World-renowned writer Stephen King has enthralled readers for forty years with terrifying yet captivating novels. Like Richard Matheson, H.P. Lovecraft, and other legendary horror novelists before his time, King thrived on instilling fear in his audience. However, in this particular novel titled: “My Creature form the Black Lagoon,” King does not necessarily intend to scare the reader, but to inform and describe how children and adults intake scenes of horror. Within his essay, King makes numerous cultural, literary, and scientific references under the topics of batrachians, suspension of disbelief, and Doppler effects to portray horror as a beneficial factor in a child’s life, not a hindrance.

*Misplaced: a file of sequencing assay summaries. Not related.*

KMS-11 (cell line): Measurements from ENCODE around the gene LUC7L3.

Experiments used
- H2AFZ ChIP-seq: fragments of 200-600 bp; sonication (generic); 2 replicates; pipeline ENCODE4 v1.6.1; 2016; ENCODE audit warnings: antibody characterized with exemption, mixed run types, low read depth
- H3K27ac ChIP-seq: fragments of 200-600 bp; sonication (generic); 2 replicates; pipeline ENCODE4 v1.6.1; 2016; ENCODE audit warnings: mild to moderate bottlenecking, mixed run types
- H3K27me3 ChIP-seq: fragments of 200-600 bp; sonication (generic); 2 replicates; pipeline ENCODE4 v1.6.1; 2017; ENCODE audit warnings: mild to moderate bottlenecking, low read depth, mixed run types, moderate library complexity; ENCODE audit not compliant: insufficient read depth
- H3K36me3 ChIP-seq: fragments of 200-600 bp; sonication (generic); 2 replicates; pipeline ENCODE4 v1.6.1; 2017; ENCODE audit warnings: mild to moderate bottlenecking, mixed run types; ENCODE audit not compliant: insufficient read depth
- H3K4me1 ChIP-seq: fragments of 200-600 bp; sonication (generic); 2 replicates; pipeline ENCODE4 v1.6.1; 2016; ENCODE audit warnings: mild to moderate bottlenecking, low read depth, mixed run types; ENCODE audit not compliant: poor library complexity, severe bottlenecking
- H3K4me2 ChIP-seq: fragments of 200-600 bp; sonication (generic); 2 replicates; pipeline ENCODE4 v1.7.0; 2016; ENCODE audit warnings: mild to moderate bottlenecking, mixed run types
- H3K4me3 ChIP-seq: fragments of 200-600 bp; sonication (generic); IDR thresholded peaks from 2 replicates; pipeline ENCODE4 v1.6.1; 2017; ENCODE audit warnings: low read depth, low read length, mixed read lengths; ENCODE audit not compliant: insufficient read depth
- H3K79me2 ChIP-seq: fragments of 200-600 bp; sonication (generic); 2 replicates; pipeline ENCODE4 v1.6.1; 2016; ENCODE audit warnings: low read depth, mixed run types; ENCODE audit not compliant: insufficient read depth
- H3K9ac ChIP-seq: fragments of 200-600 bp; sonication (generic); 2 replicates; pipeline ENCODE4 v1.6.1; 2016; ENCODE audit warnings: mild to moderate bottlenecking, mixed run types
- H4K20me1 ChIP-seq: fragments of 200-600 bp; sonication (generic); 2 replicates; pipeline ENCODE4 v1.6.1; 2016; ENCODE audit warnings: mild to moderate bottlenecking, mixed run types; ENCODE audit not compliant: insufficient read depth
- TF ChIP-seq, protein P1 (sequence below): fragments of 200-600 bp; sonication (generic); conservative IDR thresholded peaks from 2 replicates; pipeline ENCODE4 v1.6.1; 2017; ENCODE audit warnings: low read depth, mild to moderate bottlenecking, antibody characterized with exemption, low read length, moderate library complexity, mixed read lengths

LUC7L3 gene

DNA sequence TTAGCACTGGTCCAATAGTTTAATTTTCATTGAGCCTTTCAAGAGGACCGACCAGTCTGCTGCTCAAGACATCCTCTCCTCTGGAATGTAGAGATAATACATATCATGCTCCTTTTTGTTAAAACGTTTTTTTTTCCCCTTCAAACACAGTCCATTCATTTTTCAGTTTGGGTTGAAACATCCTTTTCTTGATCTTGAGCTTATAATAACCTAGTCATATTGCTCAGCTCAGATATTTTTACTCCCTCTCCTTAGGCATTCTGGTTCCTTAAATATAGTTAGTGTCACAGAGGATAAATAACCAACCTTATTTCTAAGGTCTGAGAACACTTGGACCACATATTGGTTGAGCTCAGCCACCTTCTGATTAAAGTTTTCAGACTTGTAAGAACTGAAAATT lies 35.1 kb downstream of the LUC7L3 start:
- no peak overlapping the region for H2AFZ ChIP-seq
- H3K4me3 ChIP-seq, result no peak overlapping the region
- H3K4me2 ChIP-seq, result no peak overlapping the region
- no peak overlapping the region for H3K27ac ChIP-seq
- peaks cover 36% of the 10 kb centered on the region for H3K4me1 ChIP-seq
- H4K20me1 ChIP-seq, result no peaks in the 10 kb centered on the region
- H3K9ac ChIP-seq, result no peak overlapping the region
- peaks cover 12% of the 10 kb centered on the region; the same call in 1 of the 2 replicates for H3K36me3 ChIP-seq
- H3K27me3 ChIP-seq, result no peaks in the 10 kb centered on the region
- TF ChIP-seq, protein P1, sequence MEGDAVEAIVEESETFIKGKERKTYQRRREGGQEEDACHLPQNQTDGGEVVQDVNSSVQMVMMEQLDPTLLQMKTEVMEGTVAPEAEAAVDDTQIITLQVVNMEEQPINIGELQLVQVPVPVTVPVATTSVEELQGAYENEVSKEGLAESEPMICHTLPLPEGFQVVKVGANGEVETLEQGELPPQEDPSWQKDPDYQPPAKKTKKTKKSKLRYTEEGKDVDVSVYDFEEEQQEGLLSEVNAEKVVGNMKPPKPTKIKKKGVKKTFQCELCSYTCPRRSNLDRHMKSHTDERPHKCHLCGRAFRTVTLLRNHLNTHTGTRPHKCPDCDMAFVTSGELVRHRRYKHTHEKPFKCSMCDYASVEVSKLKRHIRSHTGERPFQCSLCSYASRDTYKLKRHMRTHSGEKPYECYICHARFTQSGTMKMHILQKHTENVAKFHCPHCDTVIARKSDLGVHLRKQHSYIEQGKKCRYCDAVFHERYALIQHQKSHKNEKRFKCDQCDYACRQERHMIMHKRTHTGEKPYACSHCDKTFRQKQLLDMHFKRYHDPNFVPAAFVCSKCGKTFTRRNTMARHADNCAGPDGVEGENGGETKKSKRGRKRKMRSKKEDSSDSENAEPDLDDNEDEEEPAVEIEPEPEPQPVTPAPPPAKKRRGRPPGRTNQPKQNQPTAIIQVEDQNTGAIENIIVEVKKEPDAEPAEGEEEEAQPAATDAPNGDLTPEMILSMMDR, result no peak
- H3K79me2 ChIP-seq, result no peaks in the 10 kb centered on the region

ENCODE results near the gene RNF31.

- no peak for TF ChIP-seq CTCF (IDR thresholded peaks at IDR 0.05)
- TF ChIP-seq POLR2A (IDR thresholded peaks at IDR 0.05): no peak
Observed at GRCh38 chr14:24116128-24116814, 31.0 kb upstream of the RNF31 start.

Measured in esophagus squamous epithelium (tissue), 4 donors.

A batrachian, in its literal definition, is elucidated as an animal belonging to a group encompassing amphibians such as toads and frogs. Stephen King used this term as a literary reference to H.P. Lovecraft who is considered one of the greatest non-fiction horror novelists. Lovecraft’s The Shadow over Innsmouth engrossed a race of reptilian beasts created from affairs of gods and humans. King was able to connect the creature in…show more content… It is defined by Stephen King as “a lead weight, which has to be hoisted with a clean and jerk and held up by main force.” By this he meant that if one was to have an incredulity on a specific topic or idea, then that specific belief would be hard to grasp and it would even be harder to release that disbelief due to normal psychology works. That, in turn, goes hand-in-hand with the mindset of children and adults. A child is easily able pick up on ideas of fantasy and believe with complete faith and ease, unlike an adult, who would, if given a chance, ravage that same fantasy with skeptical questions. However, King alludes to these children as “jugglers of the invisible world” because their imagination is so strong that they are able to hold stark their fantasies with